End of an era as Dodge Grand Caravan dies
It’s the end of an era, with the dropping of the Dodge Grand Caravan.
The minivan, first launched as a 1987 (the Grand Caravan, that is; the Caravan itself started out as a 1984 model), will not see 2021. In a widely anticipated move, the Grand Caravan will be dropped to make way for more Chrysler Voyager sales. The Voyager is a low-end version of the Chrysler Pacifica.
Chrysler Voyager replaces Dodge Grand Caravan
Never before has Chrysler had two series of minivans running at one time, with the ancient Grand Caravan and the newer Pacifica being churned out by a single Canadian factory. The Caravan picked up price-sensitive buyers while the Pacifica attracted people with features, ride, a quiet interior, and better economy. The Dodge had an old version of the same engine, with a soft six-speed automatic; the Chrysler had a newer version of that engine, with an efficient ZF-engineered nine-speed automatic, and a plug-in hybrid version to grab economy headlines.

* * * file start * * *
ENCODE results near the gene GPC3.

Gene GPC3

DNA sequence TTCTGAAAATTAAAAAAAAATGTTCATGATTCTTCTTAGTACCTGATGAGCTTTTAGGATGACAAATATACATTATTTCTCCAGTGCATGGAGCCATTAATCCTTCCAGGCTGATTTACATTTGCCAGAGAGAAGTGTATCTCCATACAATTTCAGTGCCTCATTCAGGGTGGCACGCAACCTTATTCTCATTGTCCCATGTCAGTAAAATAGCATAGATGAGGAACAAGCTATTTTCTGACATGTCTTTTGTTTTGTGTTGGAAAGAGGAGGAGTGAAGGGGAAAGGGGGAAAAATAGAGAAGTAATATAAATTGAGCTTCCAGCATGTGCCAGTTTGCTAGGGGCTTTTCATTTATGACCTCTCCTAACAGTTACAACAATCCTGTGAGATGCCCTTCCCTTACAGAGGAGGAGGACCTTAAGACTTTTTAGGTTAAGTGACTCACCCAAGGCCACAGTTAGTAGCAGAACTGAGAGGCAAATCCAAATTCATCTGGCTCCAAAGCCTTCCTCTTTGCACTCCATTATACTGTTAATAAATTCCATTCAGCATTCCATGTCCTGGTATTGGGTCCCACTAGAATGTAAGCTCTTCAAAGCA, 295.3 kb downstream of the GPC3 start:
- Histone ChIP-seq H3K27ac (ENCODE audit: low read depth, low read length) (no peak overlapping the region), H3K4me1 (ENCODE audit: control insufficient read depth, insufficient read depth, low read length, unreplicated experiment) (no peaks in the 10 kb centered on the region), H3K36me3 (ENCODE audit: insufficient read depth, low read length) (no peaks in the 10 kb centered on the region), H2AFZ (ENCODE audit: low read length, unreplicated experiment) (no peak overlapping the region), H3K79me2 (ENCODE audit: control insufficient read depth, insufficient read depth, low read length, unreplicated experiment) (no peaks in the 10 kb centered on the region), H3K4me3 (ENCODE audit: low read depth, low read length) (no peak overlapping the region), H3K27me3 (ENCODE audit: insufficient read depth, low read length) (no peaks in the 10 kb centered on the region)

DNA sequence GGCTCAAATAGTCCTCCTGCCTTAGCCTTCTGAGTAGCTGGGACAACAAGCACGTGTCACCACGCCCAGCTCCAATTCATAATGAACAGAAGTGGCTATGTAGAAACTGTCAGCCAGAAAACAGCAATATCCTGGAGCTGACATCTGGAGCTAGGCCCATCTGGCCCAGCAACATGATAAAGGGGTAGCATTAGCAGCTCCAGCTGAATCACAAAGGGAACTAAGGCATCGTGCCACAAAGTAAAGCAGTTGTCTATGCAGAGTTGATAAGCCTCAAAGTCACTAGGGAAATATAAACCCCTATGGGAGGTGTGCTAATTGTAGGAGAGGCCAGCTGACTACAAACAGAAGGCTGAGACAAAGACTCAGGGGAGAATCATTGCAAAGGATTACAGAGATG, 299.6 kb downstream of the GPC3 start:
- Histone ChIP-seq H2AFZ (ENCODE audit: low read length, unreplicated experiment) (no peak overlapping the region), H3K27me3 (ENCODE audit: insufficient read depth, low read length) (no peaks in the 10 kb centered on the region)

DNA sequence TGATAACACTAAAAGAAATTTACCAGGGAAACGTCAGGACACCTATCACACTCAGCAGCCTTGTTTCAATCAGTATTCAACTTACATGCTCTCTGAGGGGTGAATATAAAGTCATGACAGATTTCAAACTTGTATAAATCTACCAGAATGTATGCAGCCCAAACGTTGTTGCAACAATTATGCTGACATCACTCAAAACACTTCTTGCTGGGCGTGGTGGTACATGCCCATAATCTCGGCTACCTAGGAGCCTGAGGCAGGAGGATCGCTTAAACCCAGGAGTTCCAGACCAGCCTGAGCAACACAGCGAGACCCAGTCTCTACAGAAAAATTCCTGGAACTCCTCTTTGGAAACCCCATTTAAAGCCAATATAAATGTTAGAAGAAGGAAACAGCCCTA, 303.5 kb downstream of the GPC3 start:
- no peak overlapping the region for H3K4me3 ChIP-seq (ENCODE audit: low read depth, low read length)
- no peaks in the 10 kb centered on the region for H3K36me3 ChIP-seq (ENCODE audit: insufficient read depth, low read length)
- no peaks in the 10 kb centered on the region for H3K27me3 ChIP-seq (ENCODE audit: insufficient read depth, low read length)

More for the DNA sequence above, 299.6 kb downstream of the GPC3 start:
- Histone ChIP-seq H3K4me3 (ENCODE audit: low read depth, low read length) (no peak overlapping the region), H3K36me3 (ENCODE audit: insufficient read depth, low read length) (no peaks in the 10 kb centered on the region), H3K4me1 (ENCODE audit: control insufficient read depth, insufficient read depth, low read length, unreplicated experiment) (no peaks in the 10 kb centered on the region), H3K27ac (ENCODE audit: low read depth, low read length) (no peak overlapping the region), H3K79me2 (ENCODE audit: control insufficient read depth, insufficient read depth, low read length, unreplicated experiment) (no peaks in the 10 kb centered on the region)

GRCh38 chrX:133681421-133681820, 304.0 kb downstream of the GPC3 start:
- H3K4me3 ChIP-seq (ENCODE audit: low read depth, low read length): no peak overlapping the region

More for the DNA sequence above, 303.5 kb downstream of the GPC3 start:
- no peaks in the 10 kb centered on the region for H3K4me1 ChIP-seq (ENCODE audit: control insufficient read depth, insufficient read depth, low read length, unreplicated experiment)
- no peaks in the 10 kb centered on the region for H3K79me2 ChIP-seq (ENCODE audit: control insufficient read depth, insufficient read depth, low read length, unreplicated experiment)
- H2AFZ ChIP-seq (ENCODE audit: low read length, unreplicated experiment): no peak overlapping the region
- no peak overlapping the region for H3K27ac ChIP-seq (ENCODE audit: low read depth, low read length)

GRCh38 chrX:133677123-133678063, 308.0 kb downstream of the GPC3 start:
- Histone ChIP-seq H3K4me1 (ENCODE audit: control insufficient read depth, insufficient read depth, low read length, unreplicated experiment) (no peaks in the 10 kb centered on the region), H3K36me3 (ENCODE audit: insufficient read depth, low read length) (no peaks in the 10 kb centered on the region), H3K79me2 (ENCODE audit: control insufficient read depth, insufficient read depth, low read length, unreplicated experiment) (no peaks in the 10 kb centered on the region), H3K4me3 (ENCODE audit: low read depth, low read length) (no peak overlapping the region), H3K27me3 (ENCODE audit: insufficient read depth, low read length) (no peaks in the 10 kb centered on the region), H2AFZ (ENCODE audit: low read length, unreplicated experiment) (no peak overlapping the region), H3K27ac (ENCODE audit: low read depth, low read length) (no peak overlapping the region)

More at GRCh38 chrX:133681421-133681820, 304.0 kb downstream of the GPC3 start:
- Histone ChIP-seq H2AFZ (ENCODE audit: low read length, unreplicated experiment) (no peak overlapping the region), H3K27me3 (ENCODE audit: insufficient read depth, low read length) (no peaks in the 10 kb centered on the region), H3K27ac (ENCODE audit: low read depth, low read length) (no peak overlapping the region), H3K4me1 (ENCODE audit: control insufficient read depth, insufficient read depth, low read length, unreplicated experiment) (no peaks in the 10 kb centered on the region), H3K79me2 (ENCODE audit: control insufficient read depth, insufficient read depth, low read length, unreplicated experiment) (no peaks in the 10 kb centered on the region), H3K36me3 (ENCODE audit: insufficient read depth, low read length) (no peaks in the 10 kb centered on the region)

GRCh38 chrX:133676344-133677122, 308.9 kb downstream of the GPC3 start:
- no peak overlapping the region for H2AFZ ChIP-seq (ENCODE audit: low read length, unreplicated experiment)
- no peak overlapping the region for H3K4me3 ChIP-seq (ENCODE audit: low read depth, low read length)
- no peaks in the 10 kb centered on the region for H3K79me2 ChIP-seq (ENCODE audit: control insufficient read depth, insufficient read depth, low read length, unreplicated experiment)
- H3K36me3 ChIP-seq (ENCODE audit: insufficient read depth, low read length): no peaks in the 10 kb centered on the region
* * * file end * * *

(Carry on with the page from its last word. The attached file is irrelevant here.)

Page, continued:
The current Grand Caravan is mainly a 2011 rework of the 2008 model; the main differences are in interior and exterior styling and the replacing of multiple old V6 engines with a single brand-new Pentastar V6. A more recent change upgraded the minivan’s safety to conform to current rules. Despite two “clean-sheet” redesigns, the 2020 Grand Caravan has many of the architectural choices of the 1984 Caravan; the Pacifica was more of a departure.
To keep the Grand Caravan going in every state, the company would need to update the engine to meet California emissions standards; buyers in the 13 California-emissions states who want the Dodge minivan will have to settle for a nearly-identical 2019.
Clark Westfield grew up fixing up and driving past-their-prime American cars, including various GM and Mopar V8s. He has ghostwritten auto news for the last few years, lives in Farmingdale, New York, and can be reached at +1.516-531-4021.